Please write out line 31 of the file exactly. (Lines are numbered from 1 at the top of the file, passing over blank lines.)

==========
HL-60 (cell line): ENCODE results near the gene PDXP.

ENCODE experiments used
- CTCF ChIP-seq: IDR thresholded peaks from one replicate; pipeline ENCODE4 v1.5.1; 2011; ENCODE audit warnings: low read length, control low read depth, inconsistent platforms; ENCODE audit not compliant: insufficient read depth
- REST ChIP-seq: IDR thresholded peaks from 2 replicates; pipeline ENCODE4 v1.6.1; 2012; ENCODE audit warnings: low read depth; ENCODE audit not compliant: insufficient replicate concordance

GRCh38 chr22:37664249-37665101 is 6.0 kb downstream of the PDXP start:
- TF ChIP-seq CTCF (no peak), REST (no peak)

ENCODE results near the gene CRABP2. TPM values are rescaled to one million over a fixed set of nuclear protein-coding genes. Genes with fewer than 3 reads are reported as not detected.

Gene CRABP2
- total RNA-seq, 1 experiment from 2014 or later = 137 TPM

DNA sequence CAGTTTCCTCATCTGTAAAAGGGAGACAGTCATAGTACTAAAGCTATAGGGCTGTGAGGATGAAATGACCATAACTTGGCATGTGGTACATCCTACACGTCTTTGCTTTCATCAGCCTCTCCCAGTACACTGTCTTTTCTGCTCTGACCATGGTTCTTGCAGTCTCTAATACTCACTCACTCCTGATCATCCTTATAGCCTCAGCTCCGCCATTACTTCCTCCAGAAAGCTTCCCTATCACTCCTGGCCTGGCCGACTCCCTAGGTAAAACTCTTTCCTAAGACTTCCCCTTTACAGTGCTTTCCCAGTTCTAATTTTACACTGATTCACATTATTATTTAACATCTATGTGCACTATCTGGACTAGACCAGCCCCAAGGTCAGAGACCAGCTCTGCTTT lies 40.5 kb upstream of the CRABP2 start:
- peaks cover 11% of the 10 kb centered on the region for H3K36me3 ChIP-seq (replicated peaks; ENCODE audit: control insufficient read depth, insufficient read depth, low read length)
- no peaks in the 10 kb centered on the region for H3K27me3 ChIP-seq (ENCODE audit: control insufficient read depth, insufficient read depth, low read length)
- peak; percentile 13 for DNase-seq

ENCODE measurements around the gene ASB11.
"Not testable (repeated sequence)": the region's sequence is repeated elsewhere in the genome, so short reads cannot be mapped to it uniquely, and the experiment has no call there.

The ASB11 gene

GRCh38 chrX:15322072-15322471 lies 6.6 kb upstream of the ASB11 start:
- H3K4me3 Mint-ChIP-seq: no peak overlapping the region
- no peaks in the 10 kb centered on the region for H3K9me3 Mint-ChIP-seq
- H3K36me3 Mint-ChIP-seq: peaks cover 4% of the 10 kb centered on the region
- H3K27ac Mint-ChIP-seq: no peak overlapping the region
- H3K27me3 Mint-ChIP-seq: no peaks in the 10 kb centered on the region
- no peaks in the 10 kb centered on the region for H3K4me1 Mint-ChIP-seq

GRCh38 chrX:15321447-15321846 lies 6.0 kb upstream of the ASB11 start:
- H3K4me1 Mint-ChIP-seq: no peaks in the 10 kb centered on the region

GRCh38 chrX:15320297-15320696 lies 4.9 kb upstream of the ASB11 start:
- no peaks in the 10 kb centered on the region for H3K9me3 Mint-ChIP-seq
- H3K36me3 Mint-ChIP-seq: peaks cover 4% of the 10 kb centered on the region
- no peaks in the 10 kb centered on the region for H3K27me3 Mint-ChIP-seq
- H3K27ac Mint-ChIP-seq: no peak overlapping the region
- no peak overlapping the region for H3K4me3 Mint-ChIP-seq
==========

- no peak overlapping the region for H3K4me3 Mint-ChIP-seq